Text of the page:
Even if the best-case scenario takes hold -- that the Hollywood Circle gets built in the next three years -- there's a slew of other, less catostrophic but still worrisome possibilities. Aesthetically, many believe the building is, at 25 stories, much too tall. Certainly, it exceeds the height limit that Zyscovich has recommended in the draft version of his plan.
Cantrell says the proposed development is too dense -- that the floor-to-area ratio suggests a completed tower with all 424 units occupied would overwhelm downtown streets and make parking impossible. Especially so when one factors in the mammoth development just across Young Circle on its southeast side, called the ArtsPark Village, which would be 22 stories high and have 423 condo units.
The ArtsPark Village, of course, inherited the site of the Hollywood Art District, or HART, which is a tragic chapter in Hollywood development history and which seems to have lots in common with the Hollywood Circle. Both are huge projects being advanced by developers with little experience working on that scale, whose profitability hinges on the city's generosity with public funds, and which offer multi-faceted selling points that may not be realistic.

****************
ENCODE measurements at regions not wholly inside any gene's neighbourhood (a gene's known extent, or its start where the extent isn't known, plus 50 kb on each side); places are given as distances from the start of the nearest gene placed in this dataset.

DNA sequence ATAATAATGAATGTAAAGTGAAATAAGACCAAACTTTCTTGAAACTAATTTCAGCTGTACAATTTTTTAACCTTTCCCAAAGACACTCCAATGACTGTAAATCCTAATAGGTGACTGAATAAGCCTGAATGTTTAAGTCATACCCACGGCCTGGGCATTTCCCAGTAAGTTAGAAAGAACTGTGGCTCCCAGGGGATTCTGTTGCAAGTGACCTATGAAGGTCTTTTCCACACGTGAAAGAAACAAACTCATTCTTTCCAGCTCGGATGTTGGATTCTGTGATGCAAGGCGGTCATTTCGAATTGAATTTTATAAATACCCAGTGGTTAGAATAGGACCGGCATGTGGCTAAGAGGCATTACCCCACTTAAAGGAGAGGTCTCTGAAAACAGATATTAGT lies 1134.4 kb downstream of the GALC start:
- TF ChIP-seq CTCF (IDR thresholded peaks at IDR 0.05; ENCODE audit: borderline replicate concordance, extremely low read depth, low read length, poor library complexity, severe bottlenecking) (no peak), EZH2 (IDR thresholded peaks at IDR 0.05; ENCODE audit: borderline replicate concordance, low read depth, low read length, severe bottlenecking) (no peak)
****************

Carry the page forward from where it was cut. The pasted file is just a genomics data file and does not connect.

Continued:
In the case of HART, there were plans for a charter school and a theater, in addition to the condo units. The charter school happened, but the project went belly-up before anything else could. The city lost a $3.5 million investment it made on the front end, a political error the commission tried to correct in negotiating with the site's new developers. But when the ArtsPark Village developers complained about having to pay that debt, the commission agreed to drop the condition in exchange for the tower's being topped off at 23 as opposed to 26 stories. A high price to pay for a plan revision that could have been negotiated at no expense by simply insisting on height limits.
O'Sheehan remembers that episode all too vividly, and she brought it up in a Monday meeting with Abele, "I tried to say, 'Tell me how I can explain to residents that I spent $3.5 million of taxpayer money to bring down a project three stories, and I'm going to turn around and approve this project for three more stories,'" she recalls. "I don't know how I can justify that."
Along with Commissioner Richard Blattner, O'Sheehan voted against approving the site plan for the Hollywood Circle at yesterday's meeting. But five commissioners voted in favor of it. The next phase calls for a master development agreement that gives specifics on the building's design.